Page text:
What makes a Hall of Famer? A Flames case study

Hall of Famer Lanny McDonald (StephenDownes/Flickr)

As the National Hockey League season progresses towards its conclusion – and the Calgary Flames playoff hopes diminish – one aspect of the season that may fly under the radar is a pair of veterans chasing significant milestones.

Calgary Flames winger Jarome Iginla (along with San Jose Sharks center Joe Thornton) is rapidly approaching the vaunted 1,000 regular season points plateau.

The chase of 1,000 points has put Iginla and Thornton among some fairly illustrious company. Heading into Thursday night’s games, Thornton (993 points) and Iginla (992 points) sat 77th and 78th all-time, respectively, in points.  Furthermore, Iginla’s 475 goals place him a mere 25 away from the 500-goal mark and presently place him 49th in all-time goal-scoring.

The rapidly approaching milestones also bring up a familiar argument among hockey fans: What makes someone worthy of induction in the Hockey Hall of Fame?

“Hall of Fame caliber” careers are, by definition, exceedingly rare. To illustrate this, here is a brief examination of a cohort of long-term Calgary Flames players. Some have already been voted into the Hall of Fame, some have not, and a couple of them aren’t yet eligible. The differences between the players should illustrate the difficulty in determining how great players really are.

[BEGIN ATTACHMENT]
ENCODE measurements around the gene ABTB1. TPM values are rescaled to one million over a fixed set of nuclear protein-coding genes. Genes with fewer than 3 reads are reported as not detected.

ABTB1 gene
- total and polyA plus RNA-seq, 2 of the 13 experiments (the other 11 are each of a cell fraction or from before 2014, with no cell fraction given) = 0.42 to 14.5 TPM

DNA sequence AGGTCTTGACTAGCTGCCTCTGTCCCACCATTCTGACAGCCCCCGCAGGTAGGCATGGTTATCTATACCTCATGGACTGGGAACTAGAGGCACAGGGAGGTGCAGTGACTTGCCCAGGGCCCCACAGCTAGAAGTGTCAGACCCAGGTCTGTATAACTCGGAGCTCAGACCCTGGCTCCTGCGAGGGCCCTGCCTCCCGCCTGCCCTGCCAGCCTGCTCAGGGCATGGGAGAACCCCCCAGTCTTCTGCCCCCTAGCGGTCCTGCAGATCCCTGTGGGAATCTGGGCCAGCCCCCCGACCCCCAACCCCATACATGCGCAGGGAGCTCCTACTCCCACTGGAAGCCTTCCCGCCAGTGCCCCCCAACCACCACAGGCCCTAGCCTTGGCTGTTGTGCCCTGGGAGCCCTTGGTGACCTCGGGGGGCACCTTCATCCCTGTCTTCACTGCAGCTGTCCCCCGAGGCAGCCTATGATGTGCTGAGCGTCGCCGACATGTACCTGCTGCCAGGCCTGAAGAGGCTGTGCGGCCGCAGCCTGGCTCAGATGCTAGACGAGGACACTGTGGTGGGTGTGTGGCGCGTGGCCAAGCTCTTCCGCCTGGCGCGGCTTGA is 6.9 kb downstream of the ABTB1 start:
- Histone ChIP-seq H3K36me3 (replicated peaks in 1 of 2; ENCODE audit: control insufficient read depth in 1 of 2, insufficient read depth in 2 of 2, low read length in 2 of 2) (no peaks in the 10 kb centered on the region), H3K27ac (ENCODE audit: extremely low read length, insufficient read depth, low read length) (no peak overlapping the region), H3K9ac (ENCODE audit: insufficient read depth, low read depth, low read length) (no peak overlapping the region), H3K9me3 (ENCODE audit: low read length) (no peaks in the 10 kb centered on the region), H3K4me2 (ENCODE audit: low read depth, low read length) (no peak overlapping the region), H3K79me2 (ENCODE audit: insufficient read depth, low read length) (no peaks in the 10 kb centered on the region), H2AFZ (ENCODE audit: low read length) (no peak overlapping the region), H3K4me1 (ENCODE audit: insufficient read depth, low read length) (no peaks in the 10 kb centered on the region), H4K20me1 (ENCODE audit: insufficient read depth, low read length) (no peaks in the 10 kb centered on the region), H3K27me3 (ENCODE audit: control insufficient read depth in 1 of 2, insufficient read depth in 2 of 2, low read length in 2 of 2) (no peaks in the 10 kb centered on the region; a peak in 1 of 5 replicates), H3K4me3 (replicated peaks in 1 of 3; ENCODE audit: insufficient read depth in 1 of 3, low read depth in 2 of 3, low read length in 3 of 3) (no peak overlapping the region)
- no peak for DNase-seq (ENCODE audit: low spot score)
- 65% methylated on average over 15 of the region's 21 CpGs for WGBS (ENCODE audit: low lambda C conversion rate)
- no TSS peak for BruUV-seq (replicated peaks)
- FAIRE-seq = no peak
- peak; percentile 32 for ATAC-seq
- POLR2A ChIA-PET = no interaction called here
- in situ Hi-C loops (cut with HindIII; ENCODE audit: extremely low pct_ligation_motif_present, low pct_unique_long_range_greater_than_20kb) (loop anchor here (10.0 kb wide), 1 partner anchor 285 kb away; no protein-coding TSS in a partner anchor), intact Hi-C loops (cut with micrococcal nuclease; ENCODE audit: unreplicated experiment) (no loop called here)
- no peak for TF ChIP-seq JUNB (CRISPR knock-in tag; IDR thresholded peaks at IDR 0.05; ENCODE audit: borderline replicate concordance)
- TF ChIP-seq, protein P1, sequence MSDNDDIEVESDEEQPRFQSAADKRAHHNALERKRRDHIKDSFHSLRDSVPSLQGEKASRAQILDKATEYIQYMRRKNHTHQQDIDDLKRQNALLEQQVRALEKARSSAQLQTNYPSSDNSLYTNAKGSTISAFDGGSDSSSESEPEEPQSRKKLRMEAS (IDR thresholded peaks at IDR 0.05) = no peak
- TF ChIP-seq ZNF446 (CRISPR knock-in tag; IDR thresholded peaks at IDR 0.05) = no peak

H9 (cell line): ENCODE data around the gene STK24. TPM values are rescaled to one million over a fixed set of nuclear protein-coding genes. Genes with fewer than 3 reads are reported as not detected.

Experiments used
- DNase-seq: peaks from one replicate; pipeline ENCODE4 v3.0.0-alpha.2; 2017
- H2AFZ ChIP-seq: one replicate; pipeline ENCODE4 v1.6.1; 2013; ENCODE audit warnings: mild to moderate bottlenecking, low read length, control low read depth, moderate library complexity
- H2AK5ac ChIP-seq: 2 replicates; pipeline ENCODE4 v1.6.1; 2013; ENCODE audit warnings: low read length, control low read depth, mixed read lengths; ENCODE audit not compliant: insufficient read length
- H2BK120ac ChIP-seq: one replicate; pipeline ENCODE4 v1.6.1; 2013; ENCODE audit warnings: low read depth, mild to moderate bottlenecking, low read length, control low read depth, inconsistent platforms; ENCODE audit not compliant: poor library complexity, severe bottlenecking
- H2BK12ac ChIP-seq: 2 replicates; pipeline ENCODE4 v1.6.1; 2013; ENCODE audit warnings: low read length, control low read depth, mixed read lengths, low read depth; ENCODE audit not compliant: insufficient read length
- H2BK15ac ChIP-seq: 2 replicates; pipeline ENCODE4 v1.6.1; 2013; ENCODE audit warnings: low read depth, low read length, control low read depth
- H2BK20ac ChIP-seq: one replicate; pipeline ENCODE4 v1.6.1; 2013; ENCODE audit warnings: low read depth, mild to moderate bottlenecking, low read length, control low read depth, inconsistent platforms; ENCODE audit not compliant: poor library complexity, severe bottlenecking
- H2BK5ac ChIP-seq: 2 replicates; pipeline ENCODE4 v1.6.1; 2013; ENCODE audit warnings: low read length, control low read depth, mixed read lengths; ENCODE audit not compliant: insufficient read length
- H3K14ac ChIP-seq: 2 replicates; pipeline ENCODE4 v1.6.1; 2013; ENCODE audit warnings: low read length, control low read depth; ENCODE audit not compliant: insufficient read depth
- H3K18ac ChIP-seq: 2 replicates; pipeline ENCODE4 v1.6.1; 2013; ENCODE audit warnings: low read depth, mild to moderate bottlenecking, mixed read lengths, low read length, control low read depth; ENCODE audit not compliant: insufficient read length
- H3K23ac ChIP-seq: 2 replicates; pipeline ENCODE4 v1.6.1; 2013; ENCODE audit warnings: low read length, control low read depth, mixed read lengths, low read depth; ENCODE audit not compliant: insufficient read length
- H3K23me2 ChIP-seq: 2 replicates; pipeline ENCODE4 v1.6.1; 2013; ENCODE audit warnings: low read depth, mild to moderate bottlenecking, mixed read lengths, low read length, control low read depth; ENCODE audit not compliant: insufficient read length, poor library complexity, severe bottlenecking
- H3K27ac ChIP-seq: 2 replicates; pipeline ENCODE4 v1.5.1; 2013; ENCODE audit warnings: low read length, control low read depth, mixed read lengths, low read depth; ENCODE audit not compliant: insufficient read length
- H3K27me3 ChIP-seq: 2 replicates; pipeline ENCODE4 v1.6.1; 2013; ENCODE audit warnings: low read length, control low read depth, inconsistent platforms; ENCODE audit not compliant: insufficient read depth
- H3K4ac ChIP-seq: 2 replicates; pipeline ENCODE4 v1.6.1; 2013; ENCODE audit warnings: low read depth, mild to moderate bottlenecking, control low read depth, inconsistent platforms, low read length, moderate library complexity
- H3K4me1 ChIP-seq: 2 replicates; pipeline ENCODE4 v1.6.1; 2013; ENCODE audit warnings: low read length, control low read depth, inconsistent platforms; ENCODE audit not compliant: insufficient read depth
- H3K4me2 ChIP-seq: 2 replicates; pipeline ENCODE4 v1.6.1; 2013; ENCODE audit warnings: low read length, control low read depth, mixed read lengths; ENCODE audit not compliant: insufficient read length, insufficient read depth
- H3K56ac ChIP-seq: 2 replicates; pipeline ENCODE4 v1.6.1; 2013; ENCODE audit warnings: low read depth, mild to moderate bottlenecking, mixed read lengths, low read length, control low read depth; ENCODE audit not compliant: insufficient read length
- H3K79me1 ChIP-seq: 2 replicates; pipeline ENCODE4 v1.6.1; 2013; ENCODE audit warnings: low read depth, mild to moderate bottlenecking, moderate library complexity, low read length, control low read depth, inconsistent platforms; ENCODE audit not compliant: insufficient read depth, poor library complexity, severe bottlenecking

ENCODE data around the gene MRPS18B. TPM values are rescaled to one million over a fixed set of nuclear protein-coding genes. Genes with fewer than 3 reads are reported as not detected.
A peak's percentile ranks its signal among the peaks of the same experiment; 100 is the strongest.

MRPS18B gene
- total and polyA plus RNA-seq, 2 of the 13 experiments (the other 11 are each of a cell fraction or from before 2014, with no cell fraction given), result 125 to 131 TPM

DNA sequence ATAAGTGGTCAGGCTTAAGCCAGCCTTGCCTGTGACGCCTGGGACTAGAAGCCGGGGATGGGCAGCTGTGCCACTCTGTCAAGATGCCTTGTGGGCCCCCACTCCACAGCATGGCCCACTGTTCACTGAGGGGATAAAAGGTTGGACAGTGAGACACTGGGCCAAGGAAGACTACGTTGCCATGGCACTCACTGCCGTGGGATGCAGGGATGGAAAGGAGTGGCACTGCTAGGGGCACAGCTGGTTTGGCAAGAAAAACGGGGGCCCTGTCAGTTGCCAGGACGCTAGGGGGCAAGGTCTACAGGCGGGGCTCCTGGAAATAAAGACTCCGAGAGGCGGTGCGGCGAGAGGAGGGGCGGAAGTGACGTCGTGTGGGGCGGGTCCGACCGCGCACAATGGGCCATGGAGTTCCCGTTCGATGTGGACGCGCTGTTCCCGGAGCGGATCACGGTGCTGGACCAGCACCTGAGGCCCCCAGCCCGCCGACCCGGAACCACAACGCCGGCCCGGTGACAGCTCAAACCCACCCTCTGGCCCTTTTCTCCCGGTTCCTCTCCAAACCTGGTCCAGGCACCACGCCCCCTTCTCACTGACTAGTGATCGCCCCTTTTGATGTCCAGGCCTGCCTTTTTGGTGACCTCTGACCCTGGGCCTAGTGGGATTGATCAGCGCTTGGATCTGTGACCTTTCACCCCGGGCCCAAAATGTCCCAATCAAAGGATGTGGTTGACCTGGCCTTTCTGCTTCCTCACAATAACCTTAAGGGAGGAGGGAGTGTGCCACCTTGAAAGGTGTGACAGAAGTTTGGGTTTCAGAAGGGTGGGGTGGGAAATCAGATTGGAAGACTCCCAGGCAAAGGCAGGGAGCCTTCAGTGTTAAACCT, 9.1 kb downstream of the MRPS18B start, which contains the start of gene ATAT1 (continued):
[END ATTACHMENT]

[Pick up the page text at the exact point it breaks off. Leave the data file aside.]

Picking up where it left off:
1981 1st round draft pick (Calgary)
1416 games played; 340 goals, 934 assists, 1274 points
1989 Stanley Cup Champion
1989 Conn Smythe Trophy Winner

1999 James Norris Trophy Winner
2002 Olympic Gold Medalist

Al MacInnis was inducted into the Hockey Hall of Fame in 2007 after two decades in the NHL. He was renowned for his amazingly hard slap shot (which infamously split Mike Luit’s mask open during a 1984 game). MacInnis was a really good defenceman, a perennial Norris candidate and the MVP in Calgary’s only Stanley Cup victory. He also won Olympic gold near the end of his career. His induction into the Hall of Fame was never really in question and he was inducted in 2007, his first year of eligibility.

1981 3rd round draft pick (Calgary)
781 games played; 385 wins, 27 shutouts, 2.98 goals against average
1989 and 1997 Stanley Cup Champion
1997 Conn Smythe Trophy Winner

The top statistical goalie in Calgary Flames franchise history, Vernon was a hometown boy from the beginning. After a strong career with the Wranglers, Vernon turned pro with the Flames and gradually became ingrained as the team #1 netminder. Unfortunately, fandom developed a love/hate relationship with Vernie over time and he was shipped to Detroit for the late Steve Chaisson. He later returned to the team for one last hurrah as a back-up before retiring. Eligible for the Hall of Fame since 2005, he’s the winningest goaltender that is not yet in the Hall.